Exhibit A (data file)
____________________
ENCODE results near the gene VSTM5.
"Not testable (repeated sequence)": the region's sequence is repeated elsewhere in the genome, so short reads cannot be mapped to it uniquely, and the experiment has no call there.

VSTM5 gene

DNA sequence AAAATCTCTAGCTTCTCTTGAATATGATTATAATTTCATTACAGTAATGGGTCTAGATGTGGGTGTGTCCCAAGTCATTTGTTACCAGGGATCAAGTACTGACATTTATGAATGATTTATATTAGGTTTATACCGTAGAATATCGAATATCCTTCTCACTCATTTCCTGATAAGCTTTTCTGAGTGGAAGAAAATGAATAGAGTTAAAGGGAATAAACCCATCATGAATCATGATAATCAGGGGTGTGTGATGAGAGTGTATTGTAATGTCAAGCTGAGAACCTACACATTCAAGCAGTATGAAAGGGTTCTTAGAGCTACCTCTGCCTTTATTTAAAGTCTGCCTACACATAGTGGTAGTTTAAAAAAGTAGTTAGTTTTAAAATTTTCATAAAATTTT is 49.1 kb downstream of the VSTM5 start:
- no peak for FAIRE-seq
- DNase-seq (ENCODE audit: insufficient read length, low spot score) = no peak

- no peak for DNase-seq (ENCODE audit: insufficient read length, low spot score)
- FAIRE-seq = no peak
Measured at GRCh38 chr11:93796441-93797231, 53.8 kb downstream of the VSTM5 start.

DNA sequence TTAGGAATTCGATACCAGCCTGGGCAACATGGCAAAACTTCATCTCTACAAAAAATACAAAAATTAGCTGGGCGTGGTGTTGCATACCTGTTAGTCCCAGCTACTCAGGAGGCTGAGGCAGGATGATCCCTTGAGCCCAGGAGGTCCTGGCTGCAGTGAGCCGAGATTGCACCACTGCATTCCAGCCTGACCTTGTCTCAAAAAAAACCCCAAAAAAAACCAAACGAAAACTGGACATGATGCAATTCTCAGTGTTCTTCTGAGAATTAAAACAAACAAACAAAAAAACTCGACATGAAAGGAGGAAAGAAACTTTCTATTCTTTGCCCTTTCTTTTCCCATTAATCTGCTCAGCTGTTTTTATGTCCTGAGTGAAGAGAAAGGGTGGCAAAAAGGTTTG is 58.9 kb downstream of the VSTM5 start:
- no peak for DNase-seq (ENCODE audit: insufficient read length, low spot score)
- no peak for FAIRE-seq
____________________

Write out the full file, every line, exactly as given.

ENCODE results near the gene VSTM5.
"Not testable (repeated sequence)": the region's sequence is repeated elsewhere in the genome, so short reads cannot be mapped to it uniquely, and the experiment has no call there.

VSTM5 gene

DNA sequence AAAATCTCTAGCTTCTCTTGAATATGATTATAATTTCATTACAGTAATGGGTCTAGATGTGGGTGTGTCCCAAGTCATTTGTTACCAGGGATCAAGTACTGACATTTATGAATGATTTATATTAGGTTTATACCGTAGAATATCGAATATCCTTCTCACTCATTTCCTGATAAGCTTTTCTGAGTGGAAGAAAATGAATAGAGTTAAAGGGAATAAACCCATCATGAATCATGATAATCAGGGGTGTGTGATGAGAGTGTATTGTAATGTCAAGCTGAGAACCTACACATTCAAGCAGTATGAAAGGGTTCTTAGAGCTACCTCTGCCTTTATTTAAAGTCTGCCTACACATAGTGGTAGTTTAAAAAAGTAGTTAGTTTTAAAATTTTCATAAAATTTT is 49.1 kb downstream of the VSTM5 start:
- no peak for FAIRE-seq
- DNase-seq (ENCODE audit: insufficient read length, low spot score) = no peak

- no peak for DNase-seq (ENCODE audit: insufficient read length, low spot score)
- FAIRE-seq = no peak
Measured at GRCh38 chr11:93796441-93797231, 53.8 kb downstream of the VSTM5 start.

DNA sequence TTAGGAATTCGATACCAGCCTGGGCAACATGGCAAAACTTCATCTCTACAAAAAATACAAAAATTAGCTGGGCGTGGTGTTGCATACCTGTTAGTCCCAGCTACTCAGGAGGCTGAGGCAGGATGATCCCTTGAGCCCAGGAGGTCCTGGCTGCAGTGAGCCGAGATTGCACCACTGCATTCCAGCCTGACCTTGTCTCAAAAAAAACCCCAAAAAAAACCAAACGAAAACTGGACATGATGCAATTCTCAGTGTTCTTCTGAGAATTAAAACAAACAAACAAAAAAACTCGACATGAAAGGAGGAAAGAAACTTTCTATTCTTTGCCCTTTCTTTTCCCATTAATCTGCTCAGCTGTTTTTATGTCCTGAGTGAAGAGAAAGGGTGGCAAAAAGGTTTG is 58.9 kb downstream of the VSTM5 start:
- no peak for DNase-seq (ENCODE audit: insufficient read length, low spot score)
- no peak for FAIRE-seq